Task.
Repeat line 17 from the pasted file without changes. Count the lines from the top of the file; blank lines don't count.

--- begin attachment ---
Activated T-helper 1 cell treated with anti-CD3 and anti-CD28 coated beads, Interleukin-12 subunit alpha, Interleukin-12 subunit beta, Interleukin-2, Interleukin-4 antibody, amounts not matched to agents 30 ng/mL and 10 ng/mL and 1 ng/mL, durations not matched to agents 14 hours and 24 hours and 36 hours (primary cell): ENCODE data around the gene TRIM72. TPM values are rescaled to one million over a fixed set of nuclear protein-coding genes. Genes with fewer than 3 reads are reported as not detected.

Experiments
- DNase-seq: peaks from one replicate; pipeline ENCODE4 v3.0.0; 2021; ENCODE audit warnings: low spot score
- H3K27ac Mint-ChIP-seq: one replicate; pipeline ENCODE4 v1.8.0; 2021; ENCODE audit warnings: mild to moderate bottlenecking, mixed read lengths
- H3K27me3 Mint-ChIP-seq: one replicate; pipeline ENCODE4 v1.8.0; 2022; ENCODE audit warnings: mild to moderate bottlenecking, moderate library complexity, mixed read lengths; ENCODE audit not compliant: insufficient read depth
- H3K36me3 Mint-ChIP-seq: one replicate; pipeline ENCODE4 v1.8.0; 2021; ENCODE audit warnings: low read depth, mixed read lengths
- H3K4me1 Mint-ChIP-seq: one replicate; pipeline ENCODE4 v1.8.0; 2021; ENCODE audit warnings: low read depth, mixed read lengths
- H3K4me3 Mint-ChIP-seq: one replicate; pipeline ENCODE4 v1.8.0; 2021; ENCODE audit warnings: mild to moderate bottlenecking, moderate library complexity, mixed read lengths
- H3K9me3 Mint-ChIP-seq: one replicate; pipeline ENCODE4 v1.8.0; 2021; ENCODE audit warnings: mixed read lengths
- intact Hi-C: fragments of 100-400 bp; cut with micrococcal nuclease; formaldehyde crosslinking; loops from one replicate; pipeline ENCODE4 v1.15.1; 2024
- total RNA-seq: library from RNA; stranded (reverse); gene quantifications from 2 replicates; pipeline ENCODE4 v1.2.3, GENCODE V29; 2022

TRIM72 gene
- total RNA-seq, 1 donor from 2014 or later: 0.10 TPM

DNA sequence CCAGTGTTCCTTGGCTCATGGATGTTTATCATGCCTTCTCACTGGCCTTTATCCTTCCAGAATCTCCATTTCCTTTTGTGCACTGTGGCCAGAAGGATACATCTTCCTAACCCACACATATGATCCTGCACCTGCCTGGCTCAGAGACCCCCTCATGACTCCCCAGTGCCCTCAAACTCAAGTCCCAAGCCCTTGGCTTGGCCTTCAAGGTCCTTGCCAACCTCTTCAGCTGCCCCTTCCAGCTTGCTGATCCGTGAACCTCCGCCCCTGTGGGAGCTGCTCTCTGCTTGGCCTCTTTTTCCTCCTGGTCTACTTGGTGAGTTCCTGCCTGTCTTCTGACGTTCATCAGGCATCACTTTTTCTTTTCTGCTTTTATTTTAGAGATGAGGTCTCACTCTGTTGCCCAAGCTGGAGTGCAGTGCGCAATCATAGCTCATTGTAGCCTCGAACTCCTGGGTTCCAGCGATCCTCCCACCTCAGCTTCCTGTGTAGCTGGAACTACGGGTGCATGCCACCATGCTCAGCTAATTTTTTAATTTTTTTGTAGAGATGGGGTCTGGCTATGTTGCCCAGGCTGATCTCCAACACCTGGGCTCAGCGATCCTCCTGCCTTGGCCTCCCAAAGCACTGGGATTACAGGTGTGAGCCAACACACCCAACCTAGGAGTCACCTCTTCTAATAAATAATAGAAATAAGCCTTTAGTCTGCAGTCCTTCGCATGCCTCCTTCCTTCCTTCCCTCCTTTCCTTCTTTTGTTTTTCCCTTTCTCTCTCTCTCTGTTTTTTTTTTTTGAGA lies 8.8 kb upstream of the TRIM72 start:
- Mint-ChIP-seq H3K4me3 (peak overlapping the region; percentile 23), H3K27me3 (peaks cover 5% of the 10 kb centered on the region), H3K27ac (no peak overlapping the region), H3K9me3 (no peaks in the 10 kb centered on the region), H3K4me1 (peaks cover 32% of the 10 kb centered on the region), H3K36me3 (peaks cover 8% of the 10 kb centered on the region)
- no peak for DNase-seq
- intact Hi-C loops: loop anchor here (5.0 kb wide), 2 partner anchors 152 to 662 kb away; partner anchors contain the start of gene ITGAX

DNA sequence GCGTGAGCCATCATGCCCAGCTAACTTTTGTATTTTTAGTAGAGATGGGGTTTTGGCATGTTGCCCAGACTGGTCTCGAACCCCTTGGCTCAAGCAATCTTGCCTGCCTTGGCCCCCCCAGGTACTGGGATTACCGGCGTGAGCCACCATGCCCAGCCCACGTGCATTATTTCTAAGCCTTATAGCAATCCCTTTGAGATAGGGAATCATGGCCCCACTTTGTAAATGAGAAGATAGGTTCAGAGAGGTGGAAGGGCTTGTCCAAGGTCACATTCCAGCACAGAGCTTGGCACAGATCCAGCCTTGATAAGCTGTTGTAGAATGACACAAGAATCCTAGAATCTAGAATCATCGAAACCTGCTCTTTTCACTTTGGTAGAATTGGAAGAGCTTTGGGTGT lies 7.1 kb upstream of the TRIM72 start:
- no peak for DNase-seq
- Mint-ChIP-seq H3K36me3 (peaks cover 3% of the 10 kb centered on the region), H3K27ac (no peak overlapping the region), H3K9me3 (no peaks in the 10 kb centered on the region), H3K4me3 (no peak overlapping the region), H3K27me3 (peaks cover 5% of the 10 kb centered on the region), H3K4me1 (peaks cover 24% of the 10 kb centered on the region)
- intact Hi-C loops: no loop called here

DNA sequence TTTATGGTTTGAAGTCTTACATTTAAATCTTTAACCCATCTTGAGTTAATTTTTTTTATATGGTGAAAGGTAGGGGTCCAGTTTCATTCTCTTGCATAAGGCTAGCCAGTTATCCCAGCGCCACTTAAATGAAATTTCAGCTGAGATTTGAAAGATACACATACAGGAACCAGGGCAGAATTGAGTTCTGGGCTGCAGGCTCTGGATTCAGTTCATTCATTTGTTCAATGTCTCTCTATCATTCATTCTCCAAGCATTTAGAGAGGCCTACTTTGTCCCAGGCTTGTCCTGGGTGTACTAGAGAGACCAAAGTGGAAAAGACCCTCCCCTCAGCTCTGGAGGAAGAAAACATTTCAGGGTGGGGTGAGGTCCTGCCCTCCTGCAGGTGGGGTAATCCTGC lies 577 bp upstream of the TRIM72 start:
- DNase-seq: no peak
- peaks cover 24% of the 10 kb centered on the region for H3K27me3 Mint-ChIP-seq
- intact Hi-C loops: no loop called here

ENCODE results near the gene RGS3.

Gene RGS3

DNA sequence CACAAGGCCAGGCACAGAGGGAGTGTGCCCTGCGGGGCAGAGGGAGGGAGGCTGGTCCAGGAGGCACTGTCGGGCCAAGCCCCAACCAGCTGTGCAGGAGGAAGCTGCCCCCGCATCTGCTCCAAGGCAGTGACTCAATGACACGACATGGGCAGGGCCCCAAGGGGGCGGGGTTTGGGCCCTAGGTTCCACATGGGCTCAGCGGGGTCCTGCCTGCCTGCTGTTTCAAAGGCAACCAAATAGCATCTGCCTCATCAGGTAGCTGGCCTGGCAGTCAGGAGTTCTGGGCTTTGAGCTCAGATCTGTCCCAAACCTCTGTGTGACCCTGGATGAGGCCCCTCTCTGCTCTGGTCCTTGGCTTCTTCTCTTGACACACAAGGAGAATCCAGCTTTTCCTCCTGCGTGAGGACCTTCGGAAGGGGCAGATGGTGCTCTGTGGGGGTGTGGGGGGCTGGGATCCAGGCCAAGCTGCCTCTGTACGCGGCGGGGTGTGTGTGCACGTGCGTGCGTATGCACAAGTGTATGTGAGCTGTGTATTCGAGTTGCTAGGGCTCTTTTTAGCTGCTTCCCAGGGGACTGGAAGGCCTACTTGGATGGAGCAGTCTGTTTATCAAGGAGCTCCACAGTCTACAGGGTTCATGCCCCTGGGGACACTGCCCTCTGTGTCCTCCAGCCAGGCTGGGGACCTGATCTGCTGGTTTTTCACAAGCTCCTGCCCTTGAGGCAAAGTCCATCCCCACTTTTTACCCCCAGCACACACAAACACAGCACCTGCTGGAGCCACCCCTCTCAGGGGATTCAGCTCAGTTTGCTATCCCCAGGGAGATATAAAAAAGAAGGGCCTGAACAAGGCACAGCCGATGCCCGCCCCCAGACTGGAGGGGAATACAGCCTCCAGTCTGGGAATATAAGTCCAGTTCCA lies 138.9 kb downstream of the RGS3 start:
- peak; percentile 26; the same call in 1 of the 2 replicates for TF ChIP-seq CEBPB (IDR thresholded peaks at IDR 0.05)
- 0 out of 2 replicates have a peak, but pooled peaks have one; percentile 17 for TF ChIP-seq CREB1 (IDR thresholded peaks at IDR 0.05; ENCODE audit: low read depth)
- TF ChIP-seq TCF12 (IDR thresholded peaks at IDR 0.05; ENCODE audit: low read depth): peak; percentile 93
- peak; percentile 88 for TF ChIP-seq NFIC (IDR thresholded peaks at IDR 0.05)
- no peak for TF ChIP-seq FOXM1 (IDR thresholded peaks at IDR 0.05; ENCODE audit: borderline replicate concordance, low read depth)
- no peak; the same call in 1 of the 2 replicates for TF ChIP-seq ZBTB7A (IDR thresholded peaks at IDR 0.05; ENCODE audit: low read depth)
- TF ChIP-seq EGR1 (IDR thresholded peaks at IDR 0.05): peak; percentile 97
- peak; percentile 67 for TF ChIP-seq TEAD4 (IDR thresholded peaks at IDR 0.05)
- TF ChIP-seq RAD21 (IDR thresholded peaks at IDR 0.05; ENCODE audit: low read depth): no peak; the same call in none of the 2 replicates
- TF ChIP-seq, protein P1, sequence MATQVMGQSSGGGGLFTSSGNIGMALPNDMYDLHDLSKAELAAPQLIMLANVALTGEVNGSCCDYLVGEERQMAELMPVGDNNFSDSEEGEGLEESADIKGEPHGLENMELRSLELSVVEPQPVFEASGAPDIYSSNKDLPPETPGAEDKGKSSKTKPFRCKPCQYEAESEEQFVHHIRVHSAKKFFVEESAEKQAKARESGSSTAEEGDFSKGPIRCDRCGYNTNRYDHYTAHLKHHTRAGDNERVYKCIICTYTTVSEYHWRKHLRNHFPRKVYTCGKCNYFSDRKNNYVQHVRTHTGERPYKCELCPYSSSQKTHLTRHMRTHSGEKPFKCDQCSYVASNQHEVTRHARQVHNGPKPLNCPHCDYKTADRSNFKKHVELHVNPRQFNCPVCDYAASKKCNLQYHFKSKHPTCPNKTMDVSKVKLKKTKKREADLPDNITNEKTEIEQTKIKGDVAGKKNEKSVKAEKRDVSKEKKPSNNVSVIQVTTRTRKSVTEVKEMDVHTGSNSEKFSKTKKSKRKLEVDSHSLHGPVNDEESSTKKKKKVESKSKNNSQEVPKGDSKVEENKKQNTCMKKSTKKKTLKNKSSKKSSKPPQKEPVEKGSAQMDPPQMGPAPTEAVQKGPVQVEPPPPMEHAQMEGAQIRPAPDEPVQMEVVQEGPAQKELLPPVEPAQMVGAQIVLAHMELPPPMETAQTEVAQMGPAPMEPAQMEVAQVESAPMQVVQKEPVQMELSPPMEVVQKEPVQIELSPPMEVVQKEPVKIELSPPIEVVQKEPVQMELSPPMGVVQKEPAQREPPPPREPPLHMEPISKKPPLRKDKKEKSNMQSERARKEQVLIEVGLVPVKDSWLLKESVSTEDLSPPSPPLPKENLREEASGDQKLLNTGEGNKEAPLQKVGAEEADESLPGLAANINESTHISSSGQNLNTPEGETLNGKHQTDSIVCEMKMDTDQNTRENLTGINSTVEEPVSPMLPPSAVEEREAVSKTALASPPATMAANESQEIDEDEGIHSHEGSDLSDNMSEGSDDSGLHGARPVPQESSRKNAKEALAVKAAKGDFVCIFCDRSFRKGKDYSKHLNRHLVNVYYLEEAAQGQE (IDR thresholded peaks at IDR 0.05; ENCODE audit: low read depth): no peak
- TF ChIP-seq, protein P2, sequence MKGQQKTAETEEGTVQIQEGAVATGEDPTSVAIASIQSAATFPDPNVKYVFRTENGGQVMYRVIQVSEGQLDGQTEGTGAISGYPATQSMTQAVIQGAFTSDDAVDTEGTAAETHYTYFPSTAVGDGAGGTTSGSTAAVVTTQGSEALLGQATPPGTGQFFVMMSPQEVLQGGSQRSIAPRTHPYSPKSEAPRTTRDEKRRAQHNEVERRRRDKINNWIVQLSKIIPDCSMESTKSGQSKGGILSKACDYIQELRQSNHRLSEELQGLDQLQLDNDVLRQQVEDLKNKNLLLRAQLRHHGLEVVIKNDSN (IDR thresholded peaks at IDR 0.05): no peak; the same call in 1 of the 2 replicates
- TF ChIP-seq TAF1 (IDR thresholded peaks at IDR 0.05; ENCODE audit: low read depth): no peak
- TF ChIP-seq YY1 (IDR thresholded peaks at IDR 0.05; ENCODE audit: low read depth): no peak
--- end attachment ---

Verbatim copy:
- intact Hi-C loops: loop anchor here (5.0 kb wide), 2 partner anchors 152 to 662 kb away; partner anchors contain the start of gene ITGAX